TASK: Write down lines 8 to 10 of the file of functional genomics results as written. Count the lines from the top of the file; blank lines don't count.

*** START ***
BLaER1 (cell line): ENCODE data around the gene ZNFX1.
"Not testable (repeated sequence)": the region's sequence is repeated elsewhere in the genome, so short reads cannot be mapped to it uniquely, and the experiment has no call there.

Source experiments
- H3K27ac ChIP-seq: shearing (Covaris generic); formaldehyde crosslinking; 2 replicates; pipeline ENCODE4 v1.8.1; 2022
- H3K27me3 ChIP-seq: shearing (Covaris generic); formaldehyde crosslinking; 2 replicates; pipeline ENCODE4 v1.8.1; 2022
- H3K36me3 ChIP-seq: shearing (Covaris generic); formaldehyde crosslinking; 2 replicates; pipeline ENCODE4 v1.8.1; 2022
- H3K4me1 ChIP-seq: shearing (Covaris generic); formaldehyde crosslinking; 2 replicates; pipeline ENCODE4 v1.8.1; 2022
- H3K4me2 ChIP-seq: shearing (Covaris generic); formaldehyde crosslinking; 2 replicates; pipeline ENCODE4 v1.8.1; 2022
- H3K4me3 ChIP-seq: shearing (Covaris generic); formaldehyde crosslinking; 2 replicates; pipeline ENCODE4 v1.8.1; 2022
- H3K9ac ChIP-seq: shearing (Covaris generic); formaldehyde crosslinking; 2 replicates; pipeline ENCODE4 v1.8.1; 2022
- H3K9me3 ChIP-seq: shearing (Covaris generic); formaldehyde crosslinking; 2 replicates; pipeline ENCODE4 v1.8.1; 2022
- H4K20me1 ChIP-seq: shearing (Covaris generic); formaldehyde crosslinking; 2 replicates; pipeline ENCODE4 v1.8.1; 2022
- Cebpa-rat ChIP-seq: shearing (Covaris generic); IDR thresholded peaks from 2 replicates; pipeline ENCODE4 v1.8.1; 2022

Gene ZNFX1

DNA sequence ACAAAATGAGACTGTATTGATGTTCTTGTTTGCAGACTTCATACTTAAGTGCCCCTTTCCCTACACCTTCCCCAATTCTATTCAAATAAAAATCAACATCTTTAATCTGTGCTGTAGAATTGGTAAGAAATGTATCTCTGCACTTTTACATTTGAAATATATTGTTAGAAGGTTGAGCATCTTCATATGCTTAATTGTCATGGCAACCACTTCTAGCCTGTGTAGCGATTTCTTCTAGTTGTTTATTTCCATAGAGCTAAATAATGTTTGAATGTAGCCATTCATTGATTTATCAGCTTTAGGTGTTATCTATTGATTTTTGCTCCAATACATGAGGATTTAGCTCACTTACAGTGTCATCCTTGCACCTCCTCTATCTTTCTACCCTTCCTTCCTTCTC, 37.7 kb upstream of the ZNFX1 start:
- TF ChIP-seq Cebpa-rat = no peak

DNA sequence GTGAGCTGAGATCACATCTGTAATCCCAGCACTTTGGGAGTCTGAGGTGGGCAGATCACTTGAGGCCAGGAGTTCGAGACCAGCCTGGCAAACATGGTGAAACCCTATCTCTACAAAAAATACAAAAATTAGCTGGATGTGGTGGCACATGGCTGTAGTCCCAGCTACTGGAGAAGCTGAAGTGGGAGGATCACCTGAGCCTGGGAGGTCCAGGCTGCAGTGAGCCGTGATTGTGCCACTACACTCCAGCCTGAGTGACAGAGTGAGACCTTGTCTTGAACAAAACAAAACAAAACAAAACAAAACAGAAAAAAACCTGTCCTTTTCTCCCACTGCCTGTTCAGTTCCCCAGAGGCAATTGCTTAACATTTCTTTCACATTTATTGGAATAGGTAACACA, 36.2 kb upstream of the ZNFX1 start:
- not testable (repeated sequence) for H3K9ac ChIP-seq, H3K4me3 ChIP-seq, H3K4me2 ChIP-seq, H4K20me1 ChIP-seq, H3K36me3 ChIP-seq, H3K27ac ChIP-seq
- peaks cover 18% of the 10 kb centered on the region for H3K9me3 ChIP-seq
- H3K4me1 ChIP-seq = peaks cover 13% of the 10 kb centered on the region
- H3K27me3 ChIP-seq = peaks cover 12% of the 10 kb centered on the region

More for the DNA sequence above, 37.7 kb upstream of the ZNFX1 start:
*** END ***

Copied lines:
- H3K4me2 ChIP-seq: shearing (Covaris generic); formaldehyde crosslinking; 2 replicates; pipeline ENCODE4 v1.8.1; 2022
- H3K4me3 ChIP-seq: shearing (Covaris generic); formaldehyde crosslinking; 2 replicates; pipeline ENCODE4 v1.8.1; 2022
- H3K9ac ChIP-seq: shearing (Covaris generic); formaldehyde crosslinking; 2 replicates; pipeline ENCODE4 v1.8.1; 2022